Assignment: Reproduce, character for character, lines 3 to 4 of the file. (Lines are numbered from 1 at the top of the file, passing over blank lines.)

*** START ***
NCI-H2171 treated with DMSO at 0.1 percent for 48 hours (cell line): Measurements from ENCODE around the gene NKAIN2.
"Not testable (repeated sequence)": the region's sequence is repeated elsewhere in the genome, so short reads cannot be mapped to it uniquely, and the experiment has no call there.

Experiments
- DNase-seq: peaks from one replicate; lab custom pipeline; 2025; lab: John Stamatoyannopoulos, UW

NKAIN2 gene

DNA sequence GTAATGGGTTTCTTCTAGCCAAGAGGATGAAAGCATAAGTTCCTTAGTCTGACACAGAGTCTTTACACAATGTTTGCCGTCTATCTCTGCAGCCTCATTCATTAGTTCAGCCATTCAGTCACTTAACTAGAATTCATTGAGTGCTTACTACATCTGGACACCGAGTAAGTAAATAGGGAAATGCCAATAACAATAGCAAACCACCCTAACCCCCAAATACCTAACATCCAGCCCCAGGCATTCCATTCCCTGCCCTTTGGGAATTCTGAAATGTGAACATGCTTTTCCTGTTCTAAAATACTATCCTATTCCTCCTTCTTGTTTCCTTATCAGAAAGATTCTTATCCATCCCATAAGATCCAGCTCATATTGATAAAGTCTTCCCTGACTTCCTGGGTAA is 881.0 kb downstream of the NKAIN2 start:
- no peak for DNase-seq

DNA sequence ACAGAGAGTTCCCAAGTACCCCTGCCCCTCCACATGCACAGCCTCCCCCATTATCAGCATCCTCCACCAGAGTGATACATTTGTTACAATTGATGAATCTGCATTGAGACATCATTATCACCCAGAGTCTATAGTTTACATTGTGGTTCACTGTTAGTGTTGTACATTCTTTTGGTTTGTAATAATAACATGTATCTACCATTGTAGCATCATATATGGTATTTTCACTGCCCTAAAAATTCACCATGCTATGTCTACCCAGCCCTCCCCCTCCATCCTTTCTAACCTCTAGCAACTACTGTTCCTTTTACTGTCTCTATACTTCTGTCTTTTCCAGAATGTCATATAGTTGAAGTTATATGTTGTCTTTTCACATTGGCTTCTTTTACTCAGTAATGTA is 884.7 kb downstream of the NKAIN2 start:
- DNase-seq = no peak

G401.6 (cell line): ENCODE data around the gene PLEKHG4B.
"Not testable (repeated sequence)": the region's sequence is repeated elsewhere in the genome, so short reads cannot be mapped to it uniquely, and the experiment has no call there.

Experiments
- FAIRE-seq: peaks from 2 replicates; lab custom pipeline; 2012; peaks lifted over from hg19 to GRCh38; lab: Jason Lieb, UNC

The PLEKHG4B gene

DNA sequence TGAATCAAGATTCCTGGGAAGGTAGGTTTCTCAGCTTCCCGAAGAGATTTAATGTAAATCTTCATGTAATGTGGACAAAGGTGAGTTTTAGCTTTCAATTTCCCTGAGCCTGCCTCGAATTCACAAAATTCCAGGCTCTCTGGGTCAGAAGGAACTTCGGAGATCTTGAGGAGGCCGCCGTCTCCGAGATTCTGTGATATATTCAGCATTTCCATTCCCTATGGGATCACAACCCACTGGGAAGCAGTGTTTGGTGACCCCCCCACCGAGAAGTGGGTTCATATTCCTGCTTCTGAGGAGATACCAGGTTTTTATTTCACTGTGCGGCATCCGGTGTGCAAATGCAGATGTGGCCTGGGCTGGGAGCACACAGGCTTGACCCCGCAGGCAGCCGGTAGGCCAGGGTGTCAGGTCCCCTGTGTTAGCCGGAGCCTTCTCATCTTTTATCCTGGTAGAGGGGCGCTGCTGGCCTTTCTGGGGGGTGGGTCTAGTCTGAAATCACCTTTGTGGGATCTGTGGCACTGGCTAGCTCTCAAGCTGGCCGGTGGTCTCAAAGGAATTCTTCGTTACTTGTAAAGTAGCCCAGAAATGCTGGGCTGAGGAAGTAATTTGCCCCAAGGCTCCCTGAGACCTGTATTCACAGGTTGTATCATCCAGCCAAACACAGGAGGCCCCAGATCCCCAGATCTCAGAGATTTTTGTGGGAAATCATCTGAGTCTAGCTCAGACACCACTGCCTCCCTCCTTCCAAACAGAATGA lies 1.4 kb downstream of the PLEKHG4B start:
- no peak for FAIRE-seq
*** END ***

Experiments
- DNase-seq: peaks from one replicate; lab custom pipeline; 2025; lab: John Stamatoyannopoulos, UW